As a final word I wanted to tell this to those who complain that the intervals given to words in the zkanji long-term study are too long. Repeating the words with the normal study groups, before adding them to the long-term study list helps a lot. At least if you try to learn brand new vocabulary.
I’ve contacted Jonathan Waller of http://www.tanos.co.uk/ who was kind enough to let me use his JLPT vocabulary lists in zkanji. (Actually anyone can use them freely if they comply to the CC-BY license.) The hard work comes only after this, because I will have to create my own data from them, and this cannot be done automatically. I could probably write a little script that does the hard work, but then I would have to go through the lists checking for missing words and differences, so doing everything by hand seems to be a safer method. But the work won’t stop there.
Have you ever wondered what is the best order to study vocabulary? I think this is a difficult question, and there is no definite answer to it. Programs like Anki or the current zkanji just throw the words at you in random order or in the case of Anki, in the order you want. This probably allows the student to come up with a study plan or to use some textbook’s vocabulary, and learn it in order. But is this really the best approach when you want to get ready for the JLPT? Especially if kanji is added to the mix and you have a limited knowledge of them.
When I was getting ready for the JLPT’s level 2 in 2009, I came up with my own order of study. I based that order on kanji, and it worked pretty well. The main idea was to study 3-6 words with each kanji at most, and only study words that have a single kanji that I haven’t seen before. For example I picked 速い. After learning that, I went for 時速, 急速 and 速報. I have seen 報 now so I could go for words like 電報 or 情報. I also had to take kanji readings into consideration, as I wanted to be able to read unknown words I see for the first time as well, to be able to look them up in the dictionary easily. So I picked several words where the same kanji had the same reading, and repeated this with most common readings of that kanji. With time I acquired all of JLPT2’s vocabulary this way.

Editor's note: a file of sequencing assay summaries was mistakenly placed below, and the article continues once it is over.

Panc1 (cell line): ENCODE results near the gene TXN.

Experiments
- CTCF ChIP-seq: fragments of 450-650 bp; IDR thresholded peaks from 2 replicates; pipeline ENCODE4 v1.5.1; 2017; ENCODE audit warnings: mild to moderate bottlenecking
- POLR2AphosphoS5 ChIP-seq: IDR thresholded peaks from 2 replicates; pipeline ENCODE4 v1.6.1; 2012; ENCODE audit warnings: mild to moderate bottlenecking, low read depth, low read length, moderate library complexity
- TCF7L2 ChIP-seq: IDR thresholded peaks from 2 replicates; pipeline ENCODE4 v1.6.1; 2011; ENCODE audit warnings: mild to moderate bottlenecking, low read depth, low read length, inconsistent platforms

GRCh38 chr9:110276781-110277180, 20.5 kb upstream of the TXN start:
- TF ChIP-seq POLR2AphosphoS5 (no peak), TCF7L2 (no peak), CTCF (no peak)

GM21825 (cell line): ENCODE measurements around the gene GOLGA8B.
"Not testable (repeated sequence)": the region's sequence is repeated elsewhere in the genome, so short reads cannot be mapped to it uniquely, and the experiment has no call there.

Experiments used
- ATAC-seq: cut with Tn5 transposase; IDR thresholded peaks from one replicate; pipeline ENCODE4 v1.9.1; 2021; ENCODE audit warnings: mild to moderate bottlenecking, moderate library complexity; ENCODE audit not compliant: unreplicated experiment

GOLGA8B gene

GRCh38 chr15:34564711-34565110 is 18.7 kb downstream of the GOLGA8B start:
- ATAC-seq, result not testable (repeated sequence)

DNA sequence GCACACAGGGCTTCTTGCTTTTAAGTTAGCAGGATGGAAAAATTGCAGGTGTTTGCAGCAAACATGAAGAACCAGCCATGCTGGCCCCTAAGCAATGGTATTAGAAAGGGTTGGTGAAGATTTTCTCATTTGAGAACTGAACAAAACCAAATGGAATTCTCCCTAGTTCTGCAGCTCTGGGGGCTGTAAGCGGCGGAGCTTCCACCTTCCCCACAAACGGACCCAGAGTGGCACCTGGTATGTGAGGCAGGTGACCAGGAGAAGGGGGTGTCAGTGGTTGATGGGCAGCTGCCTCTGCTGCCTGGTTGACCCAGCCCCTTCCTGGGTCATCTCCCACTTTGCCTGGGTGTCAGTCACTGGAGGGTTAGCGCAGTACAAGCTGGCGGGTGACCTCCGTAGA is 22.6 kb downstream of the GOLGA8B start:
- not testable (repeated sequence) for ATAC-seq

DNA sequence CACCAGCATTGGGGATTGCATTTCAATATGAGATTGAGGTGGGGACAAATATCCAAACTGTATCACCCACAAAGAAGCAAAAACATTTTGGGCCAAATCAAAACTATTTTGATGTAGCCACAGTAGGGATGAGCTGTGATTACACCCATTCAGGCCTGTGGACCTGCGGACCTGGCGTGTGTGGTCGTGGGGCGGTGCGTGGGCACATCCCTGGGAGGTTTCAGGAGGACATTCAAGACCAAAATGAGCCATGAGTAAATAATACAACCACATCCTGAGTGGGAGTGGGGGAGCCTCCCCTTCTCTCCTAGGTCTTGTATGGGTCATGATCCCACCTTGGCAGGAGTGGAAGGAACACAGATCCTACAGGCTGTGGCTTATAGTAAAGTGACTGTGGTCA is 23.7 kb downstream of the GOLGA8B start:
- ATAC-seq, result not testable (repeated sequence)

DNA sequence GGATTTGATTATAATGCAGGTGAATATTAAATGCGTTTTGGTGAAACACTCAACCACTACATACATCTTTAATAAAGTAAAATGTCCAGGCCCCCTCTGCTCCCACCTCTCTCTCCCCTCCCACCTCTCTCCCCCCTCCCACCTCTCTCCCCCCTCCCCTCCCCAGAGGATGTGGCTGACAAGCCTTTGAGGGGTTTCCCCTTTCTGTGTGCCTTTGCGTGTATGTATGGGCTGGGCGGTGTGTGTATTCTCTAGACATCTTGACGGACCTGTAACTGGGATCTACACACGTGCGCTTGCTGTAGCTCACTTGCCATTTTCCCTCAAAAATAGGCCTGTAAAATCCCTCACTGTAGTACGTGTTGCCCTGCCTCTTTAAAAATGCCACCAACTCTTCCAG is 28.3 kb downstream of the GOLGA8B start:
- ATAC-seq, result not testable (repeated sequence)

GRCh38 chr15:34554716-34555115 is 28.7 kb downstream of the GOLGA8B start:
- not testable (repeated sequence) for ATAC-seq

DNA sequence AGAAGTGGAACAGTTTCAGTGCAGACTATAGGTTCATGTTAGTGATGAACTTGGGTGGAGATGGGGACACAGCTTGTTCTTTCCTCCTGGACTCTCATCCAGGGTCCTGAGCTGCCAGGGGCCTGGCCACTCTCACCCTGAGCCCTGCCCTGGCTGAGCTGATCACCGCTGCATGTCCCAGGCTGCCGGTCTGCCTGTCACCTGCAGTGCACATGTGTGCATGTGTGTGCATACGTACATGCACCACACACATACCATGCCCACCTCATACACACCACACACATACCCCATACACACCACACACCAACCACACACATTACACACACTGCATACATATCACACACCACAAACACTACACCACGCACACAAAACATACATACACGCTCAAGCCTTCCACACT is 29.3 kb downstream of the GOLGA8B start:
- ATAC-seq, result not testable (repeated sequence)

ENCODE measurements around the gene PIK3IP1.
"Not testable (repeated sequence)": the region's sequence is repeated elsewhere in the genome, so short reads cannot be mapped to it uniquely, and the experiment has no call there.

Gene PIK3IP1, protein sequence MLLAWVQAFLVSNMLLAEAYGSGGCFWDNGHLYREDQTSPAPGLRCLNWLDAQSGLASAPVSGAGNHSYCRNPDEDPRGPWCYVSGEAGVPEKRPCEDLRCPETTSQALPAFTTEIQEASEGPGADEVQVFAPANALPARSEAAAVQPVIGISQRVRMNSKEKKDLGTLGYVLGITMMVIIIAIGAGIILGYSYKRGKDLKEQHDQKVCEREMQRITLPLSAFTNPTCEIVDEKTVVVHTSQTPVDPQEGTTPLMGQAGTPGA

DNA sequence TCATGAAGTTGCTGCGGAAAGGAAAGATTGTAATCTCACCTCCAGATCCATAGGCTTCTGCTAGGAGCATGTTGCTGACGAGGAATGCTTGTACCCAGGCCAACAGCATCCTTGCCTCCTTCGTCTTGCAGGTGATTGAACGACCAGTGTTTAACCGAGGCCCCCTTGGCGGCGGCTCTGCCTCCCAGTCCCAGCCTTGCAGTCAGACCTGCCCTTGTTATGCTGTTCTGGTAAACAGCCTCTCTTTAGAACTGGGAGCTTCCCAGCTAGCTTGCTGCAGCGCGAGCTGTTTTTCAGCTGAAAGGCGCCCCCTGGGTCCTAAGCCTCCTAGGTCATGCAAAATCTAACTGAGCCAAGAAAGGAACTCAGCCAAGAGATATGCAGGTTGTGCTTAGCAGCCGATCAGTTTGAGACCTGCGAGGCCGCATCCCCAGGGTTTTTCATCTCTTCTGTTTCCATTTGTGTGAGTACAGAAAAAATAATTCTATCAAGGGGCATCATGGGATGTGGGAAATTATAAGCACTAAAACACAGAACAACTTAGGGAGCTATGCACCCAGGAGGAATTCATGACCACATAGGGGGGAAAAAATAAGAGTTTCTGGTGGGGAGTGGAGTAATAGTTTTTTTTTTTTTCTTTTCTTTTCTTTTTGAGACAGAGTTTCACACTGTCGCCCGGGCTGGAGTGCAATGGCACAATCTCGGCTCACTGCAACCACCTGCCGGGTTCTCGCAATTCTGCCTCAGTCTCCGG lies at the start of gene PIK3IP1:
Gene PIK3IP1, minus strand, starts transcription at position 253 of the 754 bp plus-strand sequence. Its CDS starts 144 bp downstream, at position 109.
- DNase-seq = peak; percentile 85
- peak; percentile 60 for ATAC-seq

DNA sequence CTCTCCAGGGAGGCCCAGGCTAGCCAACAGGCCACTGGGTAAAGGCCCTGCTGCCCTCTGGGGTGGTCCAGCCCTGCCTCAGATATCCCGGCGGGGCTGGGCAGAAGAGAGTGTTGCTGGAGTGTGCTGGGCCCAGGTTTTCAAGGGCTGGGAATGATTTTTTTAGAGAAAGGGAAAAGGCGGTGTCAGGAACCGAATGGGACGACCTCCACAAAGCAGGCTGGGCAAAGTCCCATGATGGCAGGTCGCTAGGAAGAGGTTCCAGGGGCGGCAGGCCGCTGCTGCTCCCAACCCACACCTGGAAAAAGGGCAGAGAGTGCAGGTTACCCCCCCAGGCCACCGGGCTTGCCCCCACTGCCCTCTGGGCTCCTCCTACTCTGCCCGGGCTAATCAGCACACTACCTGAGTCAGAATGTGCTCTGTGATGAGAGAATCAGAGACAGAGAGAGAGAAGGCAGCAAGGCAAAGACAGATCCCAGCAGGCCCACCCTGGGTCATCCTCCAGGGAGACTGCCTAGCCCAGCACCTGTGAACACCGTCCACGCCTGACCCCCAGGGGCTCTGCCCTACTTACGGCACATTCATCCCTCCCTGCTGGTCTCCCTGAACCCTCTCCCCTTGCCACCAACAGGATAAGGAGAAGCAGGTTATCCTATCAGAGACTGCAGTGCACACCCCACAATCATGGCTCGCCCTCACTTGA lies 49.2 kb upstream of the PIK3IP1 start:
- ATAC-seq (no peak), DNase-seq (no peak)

Unfortunately the example order I have just shown wouldn’t work for beginners. Newcomers to the kanji world have trouble remembering simple kanji with stroke order and they equate the number of strokes in a kanji with its difficulty. With my current knowledge this way of thinking seems a bit naive, but I did the same years ago. Thus here comes the problem.
If I wanted students not to be overwhelmed by the 2-3000 common kanji, but still wanted to teach only relevant words, what order should I choose? Should I prioritize words with simple kanji having few strokes, or should I not care and put the more frequent words on top of the list? This might depend on the level of the student as well. Some will want to only study the words (how to say them and what they mean) without even touching kanji. Although this seems counterproductive to me, but should I deny this possibility from students? (Actually this is more of a technical issue than a question of study methods, and a difficult one on top of that.)
I think the best approach would be to teach words with simple kanji that are frequent as well first, and postpone those that are infrequent, but this has a disadvantage as well. If I can’t include a bit more complex kanji at the beginning of study or even after the student has acquired a hundred words, some frequent kanji combination can only come pretty late.
What do you think?